The healthcare field is changing as health care legislation is altered to adapt to new social issues and viewpoints. Nursing must be part of that discussion when it comes to ethics. This can involve topics such as informed consent about life decisions, end-of-life care and more. This position is not just about having high-level political and ethical discussions it’s also about working with patients who need to make decisions around both their own care as well as patients who are no longer capable or competent of making decisions on their own. Nurses in this field teach, comfort and discuss many topics that can be ethical dilemmas for patients and their caregivers. 

Nurse Educator 

Nurses who love their jobs and are good at expressing that can be great educators for those who are a nursing student who are in nursing programs and those entering the health care field. Having a talent for academics and teaching along with good nursing skills can make being a nurse educator a rewarding job to take on. Whether the nursing education job is in a classroom, during clinical practice or being a mentor, they can all be deeply meaningful jobs that need both nursing and teaching skills. Working with a curriculum in various settings can keep the job fresh and enjoyable while offering insight and experience-based knowledge to students.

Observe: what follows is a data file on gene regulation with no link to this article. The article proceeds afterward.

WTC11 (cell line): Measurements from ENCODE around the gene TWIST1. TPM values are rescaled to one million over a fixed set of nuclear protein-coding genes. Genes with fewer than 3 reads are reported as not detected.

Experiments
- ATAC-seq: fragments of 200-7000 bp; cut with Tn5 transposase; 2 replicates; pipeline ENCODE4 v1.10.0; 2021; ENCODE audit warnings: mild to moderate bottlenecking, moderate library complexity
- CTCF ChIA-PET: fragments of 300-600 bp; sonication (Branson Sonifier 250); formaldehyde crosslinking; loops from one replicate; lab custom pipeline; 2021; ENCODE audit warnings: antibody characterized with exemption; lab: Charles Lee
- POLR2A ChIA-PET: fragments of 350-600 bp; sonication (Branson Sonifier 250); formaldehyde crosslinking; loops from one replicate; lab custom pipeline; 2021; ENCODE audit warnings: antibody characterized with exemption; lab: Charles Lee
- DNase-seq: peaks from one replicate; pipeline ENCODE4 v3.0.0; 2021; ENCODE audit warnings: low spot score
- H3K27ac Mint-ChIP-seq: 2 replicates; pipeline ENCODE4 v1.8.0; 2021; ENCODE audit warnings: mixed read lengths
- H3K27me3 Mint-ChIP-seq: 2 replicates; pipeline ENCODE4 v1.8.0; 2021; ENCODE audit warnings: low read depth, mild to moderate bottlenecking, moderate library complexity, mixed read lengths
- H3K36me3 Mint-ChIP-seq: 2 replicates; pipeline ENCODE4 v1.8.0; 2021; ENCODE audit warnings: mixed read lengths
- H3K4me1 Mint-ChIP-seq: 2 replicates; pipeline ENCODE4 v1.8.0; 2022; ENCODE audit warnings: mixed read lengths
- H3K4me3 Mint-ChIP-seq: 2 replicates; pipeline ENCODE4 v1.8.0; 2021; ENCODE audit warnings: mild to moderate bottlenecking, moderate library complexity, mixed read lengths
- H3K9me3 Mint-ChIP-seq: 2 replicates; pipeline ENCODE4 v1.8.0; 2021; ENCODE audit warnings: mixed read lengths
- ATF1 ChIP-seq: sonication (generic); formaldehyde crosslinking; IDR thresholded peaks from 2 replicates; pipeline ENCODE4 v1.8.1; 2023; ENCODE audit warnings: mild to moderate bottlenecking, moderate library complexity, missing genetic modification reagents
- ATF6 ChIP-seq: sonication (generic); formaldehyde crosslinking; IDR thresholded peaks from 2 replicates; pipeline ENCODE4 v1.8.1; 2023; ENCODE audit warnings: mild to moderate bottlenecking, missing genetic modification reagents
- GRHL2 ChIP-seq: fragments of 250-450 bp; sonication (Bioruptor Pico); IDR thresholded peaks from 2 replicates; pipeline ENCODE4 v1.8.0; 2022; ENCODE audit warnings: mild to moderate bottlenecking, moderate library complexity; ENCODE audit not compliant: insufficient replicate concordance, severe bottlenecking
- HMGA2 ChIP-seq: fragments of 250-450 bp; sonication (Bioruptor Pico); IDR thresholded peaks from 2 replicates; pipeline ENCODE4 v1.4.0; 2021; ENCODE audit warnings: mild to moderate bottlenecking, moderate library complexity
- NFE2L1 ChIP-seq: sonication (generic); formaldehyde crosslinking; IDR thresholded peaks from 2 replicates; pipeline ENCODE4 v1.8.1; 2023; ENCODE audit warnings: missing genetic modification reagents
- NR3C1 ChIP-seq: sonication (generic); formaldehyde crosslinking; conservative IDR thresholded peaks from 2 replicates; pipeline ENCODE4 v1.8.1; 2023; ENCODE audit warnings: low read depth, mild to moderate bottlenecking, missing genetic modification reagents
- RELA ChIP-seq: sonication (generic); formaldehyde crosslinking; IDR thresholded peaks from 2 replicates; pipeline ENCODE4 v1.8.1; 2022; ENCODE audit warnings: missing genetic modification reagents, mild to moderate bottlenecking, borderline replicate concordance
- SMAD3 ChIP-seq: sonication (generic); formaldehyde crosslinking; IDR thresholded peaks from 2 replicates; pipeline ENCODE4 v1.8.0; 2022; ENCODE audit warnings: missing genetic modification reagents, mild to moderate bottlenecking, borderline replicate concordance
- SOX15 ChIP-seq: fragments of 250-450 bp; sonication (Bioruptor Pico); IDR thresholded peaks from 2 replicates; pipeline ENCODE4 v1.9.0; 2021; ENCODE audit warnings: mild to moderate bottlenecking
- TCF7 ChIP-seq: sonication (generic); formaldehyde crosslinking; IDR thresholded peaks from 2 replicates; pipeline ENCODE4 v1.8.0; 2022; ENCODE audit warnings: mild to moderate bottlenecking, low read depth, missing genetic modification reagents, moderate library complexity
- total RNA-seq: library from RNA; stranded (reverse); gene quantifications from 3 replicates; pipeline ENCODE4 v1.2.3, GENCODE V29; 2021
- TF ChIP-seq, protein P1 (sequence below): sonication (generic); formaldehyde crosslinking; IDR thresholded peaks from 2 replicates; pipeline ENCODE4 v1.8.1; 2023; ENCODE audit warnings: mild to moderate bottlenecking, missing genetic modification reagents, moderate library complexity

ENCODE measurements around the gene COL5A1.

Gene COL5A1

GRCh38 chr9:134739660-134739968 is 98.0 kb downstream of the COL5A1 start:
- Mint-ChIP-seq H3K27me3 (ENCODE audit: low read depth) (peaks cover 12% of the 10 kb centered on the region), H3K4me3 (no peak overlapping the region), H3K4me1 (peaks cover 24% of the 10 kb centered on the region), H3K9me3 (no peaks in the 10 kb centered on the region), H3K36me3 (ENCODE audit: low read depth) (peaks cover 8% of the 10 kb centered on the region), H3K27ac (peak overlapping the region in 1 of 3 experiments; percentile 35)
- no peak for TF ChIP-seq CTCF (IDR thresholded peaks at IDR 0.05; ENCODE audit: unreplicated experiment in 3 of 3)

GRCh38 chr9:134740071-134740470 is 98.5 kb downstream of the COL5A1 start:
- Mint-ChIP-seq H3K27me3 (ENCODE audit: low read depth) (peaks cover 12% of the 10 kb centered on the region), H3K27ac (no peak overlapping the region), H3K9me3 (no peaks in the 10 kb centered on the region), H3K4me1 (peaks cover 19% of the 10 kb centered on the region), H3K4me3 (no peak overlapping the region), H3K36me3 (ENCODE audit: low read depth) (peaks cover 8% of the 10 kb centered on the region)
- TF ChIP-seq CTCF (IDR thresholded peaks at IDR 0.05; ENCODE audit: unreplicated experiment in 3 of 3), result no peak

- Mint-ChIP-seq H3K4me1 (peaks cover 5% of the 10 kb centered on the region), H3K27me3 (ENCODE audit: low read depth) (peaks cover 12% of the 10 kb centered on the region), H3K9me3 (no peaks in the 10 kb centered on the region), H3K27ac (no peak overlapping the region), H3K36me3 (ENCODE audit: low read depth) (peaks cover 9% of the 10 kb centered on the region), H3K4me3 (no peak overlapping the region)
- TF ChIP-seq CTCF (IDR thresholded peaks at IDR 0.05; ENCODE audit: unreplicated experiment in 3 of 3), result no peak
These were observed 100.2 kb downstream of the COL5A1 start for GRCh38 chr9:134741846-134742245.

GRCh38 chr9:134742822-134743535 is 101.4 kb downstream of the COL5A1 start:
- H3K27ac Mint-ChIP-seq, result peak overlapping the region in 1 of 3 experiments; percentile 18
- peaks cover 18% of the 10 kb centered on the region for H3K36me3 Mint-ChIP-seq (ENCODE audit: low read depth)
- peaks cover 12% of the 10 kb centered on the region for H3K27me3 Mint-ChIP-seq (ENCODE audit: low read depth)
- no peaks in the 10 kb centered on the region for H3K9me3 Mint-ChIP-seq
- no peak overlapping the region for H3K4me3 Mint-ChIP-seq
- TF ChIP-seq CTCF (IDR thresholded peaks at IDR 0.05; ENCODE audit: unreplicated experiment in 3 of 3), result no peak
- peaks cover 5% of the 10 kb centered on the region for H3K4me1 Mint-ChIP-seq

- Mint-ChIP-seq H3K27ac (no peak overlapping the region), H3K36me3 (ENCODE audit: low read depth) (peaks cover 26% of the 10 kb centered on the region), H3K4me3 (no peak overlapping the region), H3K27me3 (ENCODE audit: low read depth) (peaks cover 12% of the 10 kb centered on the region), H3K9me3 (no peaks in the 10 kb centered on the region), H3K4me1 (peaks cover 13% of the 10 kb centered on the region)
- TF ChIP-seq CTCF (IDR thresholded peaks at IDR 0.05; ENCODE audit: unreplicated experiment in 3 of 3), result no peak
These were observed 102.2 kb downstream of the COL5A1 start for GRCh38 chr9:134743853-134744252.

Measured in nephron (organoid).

While getting a Master of Science in Nursing is an accomplishment, going one step further for law school can make the job extremely rewarding along with offering a good salary. The focus of the legal practice could be on medical malpractice, health care reform or work around the Affordable Care Act. Having both advanced degrees in nursing as well as law is a great combination. Nurses with a Master’s degree in Science can enter the field with a law degree or even a specialization in the field. The biggest professional combination of these two degrees step would be to become a health care attorney; however, a legal nurse consultant is extremely rewarding as well.